Fake football shirts are nothing new, but the way in which they are sold on social media is alarmingly well focused.
Data from Red Points' software indicates that fake football products, mainly shirts, are increasingly being sold on social media. This news comes as Facebook released their own copyright and trademark reporting data from the first 6 months of 2017.
Facebook's own report shows a steady increase in the number of complaints raised with the platform over posts or pages that contain IP infringing material. This isn't anything new, brand protection professionals have been observing the trend over the past 3 years. This has prompted many people to question whether Instagram and its owner Facebook have a problem with counterfeits?
Counterfeits of all types of products are present on the site. The posts usually only contain limit stock and appear to be sold by small-scale vendors. However, football clubs appear to be particularly badly affected.
Joan Porta, Head of Brand Protection at Red Points stated:
"Football clubs have had a problem with social media for a while now, but it seems to be growing at a faster pace in recent months. Football clubs are more affected than other types of brands for a number of reasons. One of the reasons is that Football fans are very easy to target on social media, especially with the extensive marketing tools available on the platforms."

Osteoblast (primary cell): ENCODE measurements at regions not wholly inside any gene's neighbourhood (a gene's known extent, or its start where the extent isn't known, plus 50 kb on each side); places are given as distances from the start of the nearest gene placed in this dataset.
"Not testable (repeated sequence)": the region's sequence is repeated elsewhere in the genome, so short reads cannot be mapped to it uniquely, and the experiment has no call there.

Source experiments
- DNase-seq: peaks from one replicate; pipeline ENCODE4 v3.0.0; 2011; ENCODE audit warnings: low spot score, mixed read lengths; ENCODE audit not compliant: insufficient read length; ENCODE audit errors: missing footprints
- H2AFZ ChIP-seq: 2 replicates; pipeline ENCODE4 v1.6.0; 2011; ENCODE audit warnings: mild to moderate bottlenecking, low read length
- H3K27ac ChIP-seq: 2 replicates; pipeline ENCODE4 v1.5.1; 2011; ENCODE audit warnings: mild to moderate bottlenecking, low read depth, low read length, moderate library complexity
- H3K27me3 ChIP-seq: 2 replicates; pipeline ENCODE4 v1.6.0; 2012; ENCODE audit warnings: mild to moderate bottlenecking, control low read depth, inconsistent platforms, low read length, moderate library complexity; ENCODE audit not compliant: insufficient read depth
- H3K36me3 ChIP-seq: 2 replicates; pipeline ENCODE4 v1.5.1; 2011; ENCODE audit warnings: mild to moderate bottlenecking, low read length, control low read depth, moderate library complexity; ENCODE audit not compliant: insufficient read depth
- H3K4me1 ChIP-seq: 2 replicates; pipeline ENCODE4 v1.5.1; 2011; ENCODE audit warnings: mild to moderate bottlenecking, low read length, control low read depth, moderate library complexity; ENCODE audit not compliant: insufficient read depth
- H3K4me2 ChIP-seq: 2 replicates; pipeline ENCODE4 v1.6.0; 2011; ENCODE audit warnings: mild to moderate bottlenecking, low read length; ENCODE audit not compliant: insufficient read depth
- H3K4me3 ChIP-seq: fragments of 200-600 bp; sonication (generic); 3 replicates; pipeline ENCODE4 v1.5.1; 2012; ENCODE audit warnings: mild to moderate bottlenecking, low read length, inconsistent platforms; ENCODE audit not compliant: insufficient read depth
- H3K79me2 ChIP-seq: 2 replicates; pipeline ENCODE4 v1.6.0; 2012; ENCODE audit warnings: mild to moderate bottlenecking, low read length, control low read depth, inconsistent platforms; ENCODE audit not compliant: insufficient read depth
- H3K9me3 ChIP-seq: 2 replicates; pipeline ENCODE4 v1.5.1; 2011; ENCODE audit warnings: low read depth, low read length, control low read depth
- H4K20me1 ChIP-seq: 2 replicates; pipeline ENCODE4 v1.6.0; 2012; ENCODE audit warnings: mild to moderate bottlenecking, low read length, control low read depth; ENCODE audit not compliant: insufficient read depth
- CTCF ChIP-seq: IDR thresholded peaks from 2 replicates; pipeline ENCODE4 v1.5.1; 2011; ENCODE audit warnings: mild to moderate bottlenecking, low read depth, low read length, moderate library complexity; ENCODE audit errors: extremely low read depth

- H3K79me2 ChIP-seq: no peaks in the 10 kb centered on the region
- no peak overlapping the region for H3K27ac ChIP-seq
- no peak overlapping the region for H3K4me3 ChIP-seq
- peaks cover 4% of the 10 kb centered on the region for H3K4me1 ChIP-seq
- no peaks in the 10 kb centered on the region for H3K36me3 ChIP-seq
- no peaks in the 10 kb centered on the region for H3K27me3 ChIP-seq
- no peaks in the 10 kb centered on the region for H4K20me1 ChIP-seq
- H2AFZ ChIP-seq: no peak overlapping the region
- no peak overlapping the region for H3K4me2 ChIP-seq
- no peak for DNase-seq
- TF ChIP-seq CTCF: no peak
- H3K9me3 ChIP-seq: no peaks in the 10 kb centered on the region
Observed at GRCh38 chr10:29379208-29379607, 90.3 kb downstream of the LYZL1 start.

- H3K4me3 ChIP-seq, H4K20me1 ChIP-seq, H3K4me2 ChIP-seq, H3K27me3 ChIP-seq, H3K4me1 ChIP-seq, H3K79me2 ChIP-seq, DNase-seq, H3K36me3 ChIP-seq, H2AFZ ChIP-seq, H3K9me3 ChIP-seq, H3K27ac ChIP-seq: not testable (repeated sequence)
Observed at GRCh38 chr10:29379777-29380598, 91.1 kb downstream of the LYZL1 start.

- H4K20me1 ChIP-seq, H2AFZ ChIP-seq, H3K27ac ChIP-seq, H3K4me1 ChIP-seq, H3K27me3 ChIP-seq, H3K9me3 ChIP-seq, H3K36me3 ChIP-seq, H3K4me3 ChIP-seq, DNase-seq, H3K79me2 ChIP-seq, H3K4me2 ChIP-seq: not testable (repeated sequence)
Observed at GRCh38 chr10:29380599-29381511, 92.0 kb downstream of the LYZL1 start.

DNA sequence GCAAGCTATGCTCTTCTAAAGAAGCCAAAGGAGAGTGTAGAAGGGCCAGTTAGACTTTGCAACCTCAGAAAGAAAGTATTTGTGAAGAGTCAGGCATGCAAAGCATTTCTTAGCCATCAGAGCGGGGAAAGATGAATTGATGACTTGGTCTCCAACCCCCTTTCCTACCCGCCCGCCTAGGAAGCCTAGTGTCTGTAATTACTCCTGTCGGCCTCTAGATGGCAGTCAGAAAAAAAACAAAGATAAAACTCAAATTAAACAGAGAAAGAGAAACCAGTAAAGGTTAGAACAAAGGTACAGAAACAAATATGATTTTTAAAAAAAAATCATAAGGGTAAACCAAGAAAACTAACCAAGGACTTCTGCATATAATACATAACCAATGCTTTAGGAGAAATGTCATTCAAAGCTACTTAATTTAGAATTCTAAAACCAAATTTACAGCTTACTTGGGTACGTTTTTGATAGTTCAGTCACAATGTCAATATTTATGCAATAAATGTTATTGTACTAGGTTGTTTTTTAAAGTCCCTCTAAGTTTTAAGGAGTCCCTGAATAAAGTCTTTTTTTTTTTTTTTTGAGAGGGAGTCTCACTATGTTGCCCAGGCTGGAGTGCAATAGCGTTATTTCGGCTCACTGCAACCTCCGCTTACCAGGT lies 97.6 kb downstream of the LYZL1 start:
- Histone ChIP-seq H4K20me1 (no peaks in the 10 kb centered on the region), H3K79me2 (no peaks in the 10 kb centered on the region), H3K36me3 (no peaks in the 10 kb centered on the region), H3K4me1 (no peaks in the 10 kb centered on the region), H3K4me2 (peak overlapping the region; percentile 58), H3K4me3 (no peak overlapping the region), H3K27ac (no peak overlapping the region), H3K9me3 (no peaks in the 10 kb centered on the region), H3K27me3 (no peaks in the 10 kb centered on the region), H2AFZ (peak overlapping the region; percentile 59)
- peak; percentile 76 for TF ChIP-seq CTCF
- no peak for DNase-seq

Posts tend to refrain from using the club's name or nickname as these are easily monitored by Facebook or brand protection services. Normally, pages tend to link to outside sites or give numbers for Whatsapp groups where policing is then out with Facebook's direct control or is increasingly difficult.
The Red Points' study has found that while infringement numbers on ecommerce sites have remained more or less stable, the number of infringements on Facebook and Instagram has increased by almost 300% in 3 years. So, it is clear that counterfeiters are not abandoning ecommerce but are diversifying their sales methods. One suggested cause for the rise is that selling counterfeits is becoming a 'cottage industry'. It has never been easier for an individual to find and buy counterfeit football shirts online then resell them via a Facebook account for a small profit - this might explain the rise in small-scale offers.
Whatever the cause, questions have been raised about Facebook's brand protection tools and the companies commitment to protecting brands. Either way, it is clear that Football clubs, now more than ever, must invest in technological brand protection to meet the rising threat.